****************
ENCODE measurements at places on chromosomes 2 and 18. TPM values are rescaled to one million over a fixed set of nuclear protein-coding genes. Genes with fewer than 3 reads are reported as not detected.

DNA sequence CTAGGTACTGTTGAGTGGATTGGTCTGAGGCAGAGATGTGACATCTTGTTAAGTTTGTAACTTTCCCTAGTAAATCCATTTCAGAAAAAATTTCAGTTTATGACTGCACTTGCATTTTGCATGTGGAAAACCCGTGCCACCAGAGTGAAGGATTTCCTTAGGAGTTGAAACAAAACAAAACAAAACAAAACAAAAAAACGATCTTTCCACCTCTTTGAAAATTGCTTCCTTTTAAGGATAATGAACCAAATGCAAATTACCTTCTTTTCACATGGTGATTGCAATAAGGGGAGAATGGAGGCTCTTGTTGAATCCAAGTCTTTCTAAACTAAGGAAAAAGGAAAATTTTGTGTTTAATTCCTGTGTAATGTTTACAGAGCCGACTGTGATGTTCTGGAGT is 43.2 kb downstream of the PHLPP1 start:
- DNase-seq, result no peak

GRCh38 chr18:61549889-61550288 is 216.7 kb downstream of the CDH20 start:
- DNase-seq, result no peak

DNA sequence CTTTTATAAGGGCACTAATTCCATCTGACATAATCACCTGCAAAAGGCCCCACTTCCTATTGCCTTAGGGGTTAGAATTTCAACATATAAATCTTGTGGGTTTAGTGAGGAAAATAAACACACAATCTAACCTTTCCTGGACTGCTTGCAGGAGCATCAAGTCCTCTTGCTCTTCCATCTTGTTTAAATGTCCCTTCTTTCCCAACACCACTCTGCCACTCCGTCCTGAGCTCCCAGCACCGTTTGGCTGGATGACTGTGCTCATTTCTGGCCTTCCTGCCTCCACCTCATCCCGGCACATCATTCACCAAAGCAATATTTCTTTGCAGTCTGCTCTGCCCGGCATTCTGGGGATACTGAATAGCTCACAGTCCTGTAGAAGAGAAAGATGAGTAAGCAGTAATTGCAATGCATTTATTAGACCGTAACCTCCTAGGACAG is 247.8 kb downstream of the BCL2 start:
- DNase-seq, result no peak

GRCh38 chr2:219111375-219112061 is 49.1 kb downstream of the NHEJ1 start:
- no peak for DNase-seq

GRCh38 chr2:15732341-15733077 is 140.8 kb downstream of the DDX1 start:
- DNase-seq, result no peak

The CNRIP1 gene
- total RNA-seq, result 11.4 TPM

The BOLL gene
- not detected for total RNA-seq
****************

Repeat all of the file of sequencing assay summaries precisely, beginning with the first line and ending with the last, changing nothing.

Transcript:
ENCODE measurements at places on chromosomes 2 and 18. TPM values are rescaled to one million over a fixed set of nuclear protein-coding genes. Genes with fewer than 3 reads are reported as not detected.

DNA sequence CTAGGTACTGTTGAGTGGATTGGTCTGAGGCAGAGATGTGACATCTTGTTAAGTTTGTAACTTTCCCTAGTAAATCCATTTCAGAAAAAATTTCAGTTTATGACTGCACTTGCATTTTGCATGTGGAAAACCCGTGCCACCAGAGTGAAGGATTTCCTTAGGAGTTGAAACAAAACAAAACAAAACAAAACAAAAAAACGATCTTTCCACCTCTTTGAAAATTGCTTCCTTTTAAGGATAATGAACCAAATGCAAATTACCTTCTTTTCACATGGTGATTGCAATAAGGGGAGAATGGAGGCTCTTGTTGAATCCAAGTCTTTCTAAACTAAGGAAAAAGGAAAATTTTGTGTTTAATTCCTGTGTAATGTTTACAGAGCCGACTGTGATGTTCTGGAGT is 43.2 kb downstream of the PHLPP1 start:
- DNase-seq, result no peak

GRCh38 chr18:61549889-61550288 is 216.7 kb downstream of the CDH20 start:
- DNase-seq, result no peak

DNA sequence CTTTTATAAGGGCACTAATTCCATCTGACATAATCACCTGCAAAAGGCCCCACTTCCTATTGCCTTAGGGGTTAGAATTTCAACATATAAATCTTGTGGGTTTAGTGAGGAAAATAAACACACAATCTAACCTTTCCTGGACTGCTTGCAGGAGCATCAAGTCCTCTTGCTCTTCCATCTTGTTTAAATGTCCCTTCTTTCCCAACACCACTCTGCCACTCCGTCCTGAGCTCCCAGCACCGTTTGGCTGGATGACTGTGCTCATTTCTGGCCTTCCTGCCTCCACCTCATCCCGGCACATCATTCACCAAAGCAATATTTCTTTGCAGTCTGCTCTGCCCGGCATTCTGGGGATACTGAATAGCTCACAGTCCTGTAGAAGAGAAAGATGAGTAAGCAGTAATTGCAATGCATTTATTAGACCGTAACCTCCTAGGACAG is 247.8 kb downstream of the BCL2 start:
- DNase-seq, result no peak

GRCh38 chr2:219111375-219112061 is 49.1 kb downstream of the NHEJ1 start:
- no peak for DNase-seq

GRCh38 chr2:15732341-15733077 is 140.8 kb downstream of the DDX1 start:
- DNase-seq, result no peak

The CNRIP1 gene
- total RNA-seq, result 11.4 TPM

The BOLL gene
- not detected for total RNA-seq